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Anatomy of OpenBSD's OpenSMTPD hijack hole: How a malicious sender address can lead to remote pwnage

Function accidentally returns OK instead of no-way

Code dive The OpenBSD project's OpenSMTPD can be potentially hijacked by a maliciously crafted incoming email.

Infosec biz Qualys discovered and this week disclosed CVE-2020-7247, a root privilege-escalation and remote code execution flaw in OpenSMTPD. It can be exploited locally by a normal user to execute shell commands as root, if using the daemon's default configuration, or locally and remotely if the daemon is using its "uncommented" default configuration, in which it listens on all interfaces and accepts external mail. Getting root access means it's game over: the machine is now yours.

This bug is bad news for anyone running a public-facing, external-mail-accepting OpenSMTPD deployment. Check for security updates to close the hole, apply this patch, or disable the daemon. The version shipping with OpenBSD 6.6, the latest available, and Debian testing, aka Bullseye, are vulnerable to attack; other releases may be as well. The bug dates back to May 2018.

How it went wrong

After it receives an email, OpenSMTPD invokes a mail delivery agent to place the incoming message in the recipient's inbox on the system. The delivery agent is invoked by OpenSMTPD executing a shell command, which includes the sender's address as a command-line parameter. The sender's address was supplied by whichever email client earlier connected to OpenSMTPD to send the message.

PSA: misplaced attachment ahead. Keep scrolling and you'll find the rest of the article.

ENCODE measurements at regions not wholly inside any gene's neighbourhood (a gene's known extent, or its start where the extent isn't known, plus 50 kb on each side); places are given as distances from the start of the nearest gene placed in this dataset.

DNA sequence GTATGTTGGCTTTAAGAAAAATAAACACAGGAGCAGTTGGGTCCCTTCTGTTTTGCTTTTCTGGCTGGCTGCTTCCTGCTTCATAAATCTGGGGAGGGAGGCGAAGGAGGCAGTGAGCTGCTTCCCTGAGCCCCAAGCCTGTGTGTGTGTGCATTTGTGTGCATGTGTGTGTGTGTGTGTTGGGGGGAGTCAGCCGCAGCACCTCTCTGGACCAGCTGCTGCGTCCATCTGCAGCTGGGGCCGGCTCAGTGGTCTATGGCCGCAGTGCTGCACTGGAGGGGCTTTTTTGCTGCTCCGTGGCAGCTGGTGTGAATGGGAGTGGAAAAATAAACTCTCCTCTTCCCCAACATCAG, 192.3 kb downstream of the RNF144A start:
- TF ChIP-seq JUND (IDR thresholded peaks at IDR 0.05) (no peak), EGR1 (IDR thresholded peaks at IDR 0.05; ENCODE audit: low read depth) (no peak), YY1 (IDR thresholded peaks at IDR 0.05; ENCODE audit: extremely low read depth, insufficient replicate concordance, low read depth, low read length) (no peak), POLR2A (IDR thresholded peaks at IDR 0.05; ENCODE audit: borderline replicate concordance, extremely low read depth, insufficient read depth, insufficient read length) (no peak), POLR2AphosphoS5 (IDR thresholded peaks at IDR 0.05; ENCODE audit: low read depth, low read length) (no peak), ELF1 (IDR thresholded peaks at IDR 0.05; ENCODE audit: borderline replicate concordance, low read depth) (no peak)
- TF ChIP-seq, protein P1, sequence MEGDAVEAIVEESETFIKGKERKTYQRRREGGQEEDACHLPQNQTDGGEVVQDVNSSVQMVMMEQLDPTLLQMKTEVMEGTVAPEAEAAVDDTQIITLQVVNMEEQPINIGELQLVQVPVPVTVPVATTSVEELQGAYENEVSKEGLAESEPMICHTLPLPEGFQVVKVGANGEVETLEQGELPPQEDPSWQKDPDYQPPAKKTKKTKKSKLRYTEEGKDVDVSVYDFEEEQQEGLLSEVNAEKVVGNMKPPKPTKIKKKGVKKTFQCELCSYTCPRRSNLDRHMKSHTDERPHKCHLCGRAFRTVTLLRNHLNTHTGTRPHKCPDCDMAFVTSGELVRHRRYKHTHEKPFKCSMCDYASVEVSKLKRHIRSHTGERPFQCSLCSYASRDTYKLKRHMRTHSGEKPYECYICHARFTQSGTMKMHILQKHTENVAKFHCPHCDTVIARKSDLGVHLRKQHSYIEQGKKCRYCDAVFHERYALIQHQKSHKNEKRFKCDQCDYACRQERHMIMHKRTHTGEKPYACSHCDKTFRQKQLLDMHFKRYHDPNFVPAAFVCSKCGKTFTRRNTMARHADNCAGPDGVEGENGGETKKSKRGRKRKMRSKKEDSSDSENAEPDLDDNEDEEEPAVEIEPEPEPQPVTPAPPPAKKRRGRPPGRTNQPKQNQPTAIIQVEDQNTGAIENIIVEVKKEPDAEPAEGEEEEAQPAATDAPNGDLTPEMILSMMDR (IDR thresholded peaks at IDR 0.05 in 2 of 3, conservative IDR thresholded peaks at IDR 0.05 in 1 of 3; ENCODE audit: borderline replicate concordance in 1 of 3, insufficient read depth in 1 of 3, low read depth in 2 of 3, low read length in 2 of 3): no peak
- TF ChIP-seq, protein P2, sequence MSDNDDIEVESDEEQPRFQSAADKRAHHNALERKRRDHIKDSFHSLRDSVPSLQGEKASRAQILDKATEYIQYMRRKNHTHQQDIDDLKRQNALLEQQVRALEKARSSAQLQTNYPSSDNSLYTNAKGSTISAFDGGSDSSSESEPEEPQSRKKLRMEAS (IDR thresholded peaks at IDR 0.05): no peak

Passing this address straight to the shell as a parameter is dangerous because hackers can exploit this to inject extra commands to be executed. To avoid this, OpenSMTPD has a string called MAILADDR_ALLOWED that defines the non-alpha-numeric characters allowed in a valid address. In addition, the string MAILADDR_ESCAPE contains characters that are converted to a colon character to neutralize any special characters that attempt to inject extra commands or parameters.

Thus, an address is valid if it contains only alpha-numeric characters, full-stops, and anything else in MAILADDR_ALLOWED. And anything that's also in MAILADDR_ESCAPE gets converted to a colon. Thus, whatever sender address is supplied by an email client, it can't smuggle in extra commands.

Unfortunately, OpenSMTPD's sender address validation code, smtp_mailaddr(), accidentally jumps the gun and approves dangerous sender addresses that can inject arbitrary commands into delivery agent invocations. An email address has two parts, the local part and the domain part. For, corrections is the local part, and is the domain part. If the sender's address has an invalid local part, and an empty domain part, smtp_mailaddr() tries to helpfully add a default domain to the address, and then just OKs the string for use on the command line, ignoring the fact the local part is invalid.

And so, if you place invalid special characters in the local part that inject commands into the command line that's supposed to invoke the delivery agent, it'll all sail through when it's not supposed to.

Here's the C code at the heart of the security blunder – smtp_mailaddr() should return the value 1 for a valid address and 0 for an invalid address when checking the address in the string pointed to by maddr:

2189 static int
2190 smtp_mailaddr(struct mailaddr *maddr, char *line, int mailfrom, char **args,
2191     const char *domain)
2192 {
2218     if (!valid_localpart(maddr->user) ||
2219         !valid_domainpart(maddr->domain)) {